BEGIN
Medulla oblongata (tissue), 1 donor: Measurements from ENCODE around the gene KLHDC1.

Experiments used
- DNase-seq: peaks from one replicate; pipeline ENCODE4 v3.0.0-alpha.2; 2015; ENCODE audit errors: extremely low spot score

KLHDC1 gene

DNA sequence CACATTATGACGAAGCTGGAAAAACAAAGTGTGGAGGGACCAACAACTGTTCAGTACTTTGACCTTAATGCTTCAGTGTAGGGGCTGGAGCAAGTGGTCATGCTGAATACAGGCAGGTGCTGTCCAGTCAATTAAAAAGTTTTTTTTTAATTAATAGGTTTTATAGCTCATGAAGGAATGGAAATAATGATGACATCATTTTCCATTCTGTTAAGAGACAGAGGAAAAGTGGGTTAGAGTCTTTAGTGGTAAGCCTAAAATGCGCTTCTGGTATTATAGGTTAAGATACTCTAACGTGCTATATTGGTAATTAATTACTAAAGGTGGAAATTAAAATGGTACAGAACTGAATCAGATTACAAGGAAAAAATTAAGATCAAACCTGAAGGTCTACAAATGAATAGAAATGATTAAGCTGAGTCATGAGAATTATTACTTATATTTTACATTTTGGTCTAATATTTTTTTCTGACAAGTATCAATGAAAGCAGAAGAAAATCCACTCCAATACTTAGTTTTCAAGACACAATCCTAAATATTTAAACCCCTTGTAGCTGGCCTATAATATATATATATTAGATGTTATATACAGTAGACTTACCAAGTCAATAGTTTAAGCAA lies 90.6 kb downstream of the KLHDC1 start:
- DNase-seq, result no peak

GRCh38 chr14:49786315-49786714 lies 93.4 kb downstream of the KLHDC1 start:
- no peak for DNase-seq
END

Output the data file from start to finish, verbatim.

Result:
Medulla oblongata (tissue), 1 donor: Measurements from ENCODE around the gene KLHDC1.

Experiments used
- DNase-seq: peaks from one replicate; pipeline ENCODE4 v3.0.0-alpha.2; 2015; ENCODE audit errors: extremely low spot score

KLHDC1 gene

DNA sequence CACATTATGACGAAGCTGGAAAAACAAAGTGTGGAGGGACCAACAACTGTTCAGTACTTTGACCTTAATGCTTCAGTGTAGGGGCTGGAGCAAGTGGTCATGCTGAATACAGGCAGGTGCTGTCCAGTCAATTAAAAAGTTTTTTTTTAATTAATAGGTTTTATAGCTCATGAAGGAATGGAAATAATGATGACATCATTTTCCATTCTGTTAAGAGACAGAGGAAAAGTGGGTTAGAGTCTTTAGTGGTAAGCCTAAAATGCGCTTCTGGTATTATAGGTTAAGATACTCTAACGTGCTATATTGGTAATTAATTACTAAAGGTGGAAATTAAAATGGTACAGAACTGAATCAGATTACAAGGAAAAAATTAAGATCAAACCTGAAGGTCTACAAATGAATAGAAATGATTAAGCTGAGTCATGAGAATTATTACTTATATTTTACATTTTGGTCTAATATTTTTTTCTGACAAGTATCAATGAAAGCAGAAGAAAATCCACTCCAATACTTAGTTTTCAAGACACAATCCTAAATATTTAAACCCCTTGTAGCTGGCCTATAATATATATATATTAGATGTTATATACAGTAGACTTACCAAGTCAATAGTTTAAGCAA lies 90.6 kb downstream of the KLHDC1 start:
- DNase-seq, result no peak

GRCh38 chr14:49786315-49786714 lies 93.4 kb downstream of the KLHDC1 start:
- no peak for DNase-seq